The lifeblood of university sport is BUCS (British Universities and Colleges Sport) which organises nearly all inter-university sports competitions that university teams participate in. The competitions culminate in BUCS Wednesdays when the bulk of league fixtures take place and BUCS tournaments and cups which run more infrequently. Getting involved with university sport, whether as a spectator or by joining a club, is a great way to add an extra level to your university experience. Not all sports have a BUCS competition but make sure to follow York’s Handball Club as they enter teams into a league for the first time this year.
College sport is a more casual way to get involved with sport at York. Each col-
lege competes with the other eight for the pride of becoming the best on campus for the year. It is characterised by its thriving social life. The inter-college rivalries are most potent in the multitude of competitions that run across the year. These include the
summer inter-college tournaments in many sports and the qualifiers for the College Varsity tournament in spring term. Make sure to look out for Nouse’s much-anticipated Fantasy Football competition for the College Cup which runs in the summer term.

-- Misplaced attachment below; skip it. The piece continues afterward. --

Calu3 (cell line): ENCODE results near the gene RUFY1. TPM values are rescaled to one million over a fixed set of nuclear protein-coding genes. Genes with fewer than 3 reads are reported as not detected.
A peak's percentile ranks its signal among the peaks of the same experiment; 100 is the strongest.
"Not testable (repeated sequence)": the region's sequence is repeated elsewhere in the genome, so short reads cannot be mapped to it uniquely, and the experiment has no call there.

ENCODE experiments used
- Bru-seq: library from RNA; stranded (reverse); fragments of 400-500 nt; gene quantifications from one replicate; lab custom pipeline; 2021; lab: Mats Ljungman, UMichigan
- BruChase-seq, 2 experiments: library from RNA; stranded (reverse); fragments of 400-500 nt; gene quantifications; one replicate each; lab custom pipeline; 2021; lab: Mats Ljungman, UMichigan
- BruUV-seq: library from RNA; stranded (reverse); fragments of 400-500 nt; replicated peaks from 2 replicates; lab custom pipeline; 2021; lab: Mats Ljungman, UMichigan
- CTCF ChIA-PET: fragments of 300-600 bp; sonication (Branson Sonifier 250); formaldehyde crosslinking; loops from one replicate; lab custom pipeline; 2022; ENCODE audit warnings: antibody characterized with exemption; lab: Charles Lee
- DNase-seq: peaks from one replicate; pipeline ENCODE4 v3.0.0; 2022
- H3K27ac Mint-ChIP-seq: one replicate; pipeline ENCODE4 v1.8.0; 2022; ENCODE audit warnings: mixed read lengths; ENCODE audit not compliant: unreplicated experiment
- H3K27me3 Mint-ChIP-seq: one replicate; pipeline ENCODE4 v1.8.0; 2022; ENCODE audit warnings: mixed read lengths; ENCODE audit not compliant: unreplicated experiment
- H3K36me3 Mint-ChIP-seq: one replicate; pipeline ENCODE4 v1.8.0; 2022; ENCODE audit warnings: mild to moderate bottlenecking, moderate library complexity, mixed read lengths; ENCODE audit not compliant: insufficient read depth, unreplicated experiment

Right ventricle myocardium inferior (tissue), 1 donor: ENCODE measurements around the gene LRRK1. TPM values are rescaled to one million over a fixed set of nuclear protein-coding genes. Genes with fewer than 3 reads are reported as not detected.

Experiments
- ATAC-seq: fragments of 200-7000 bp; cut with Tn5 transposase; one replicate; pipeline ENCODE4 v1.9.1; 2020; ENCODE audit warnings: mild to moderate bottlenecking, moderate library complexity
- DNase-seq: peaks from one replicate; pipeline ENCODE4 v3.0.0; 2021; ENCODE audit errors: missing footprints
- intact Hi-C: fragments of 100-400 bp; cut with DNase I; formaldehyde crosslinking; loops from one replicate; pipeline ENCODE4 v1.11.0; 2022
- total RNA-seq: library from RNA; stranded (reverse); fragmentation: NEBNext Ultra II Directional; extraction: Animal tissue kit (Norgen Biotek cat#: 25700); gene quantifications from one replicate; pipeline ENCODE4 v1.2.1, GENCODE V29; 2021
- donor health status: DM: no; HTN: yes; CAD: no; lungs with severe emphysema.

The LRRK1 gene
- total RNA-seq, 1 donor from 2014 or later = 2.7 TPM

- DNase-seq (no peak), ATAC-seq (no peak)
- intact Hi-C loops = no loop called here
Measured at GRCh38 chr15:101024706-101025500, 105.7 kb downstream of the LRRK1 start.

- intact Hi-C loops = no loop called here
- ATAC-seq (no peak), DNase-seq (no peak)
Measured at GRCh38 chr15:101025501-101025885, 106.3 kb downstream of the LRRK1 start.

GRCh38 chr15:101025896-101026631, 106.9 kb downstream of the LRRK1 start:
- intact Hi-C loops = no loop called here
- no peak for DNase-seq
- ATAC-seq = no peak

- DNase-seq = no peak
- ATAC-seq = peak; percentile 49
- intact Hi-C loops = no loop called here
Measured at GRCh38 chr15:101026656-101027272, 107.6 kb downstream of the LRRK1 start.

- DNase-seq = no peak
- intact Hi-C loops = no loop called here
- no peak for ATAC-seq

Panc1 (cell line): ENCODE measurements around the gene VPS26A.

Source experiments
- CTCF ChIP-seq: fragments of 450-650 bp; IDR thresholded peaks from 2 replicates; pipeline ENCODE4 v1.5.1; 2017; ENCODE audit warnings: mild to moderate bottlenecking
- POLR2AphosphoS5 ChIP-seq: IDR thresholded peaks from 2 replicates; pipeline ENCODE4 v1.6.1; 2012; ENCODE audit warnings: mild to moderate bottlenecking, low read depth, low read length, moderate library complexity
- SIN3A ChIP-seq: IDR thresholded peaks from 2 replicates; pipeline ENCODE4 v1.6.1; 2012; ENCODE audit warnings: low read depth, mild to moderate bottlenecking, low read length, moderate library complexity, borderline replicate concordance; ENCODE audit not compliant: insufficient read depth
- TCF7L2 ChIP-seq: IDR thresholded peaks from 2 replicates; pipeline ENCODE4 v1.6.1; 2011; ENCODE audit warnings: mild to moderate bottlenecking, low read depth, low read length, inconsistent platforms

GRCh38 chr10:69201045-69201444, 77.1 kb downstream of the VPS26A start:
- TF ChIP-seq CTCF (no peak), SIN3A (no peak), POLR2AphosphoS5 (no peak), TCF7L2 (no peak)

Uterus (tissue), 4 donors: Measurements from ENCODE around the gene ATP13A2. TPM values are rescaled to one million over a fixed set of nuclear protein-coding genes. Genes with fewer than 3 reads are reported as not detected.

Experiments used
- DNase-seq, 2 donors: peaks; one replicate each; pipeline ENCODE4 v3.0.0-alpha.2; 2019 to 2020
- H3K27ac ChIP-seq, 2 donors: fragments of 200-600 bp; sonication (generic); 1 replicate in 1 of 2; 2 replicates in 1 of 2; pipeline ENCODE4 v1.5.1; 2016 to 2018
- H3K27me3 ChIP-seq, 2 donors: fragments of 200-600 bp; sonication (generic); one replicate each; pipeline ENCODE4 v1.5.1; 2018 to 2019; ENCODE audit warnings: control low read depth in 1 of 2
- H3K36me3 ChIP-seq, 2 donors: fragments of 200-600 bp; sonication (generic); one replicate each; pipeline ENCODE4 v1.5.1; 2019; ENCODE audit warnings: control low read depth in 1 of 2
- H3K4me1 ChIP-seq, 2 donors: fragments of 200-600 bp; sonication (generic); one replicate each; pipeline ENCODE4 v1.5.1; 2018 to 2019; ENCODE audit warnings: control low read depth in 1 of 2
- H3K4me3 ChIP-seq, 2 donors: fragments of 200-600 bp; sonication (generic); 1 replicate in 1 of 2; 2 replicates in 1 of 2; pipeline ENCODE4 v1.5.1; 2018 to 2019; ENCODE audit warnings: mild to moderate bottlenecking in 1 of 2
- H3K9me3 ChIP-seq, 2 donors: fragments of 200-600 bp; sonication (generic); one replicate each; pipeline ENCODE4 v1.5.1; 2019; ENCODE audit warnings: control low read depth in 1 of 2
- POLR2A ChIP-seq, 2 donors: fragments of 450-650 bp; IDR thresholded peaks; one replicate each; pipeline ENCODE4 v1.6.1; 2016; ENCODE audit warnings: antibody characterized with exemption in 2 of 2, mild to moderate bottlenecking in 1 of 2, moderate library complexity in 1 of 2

Another fierce rivalry that York has is with Durham University. Each year, the best York colleges face Durham’s colleges in the College Varsity tournament. Like Roses the hosting responsibilities alternate each year and this year, it is Durham’s turn to host. Nouse Sport will run coverage of the event from Durham as York looks to retain the trophy after last year’s convincing home victory. Durham are the self-proclaimed “best team sports university” and winning two years running would be a great feat for York.
BUCS and college sport run all year, but the highlight of the sporting calendar is Roses: the annual varsity tournament between York and Lancaster. The sum- mer tournament hosts more than 100 matches over a jam-packed three-day weekend. This year’s tournament will see York seeking to avenge their comprehen- sive 225.5-126.5 drubbing on Lancastrian soil last year.
The tournament is named for the War of the Roses, in which the House of York (the White Rose) and House of Lan- caster (the Red Rose) did battle for the English throne. The stakes of this conflict pale in comparison to the spoils of Roses: The Carter James Trophy.
York will be encouraged that the hosts of the last ten Roses tournaments have gone on to claim the Carter James Trophy. This year could see the overall lead that York has held since 2009 finally be surmounted as Lancaster come to our place trying to even up the scores which currently stands at 27-26 to York. Nouse covered the away event last year and look forward to not sleeping in a lecture hall whilst covering York exploits this time around.
Within this showpiece tournament, the big events are the opening and closing ceremonies which York lost both after having a sizeable lead in each last time around.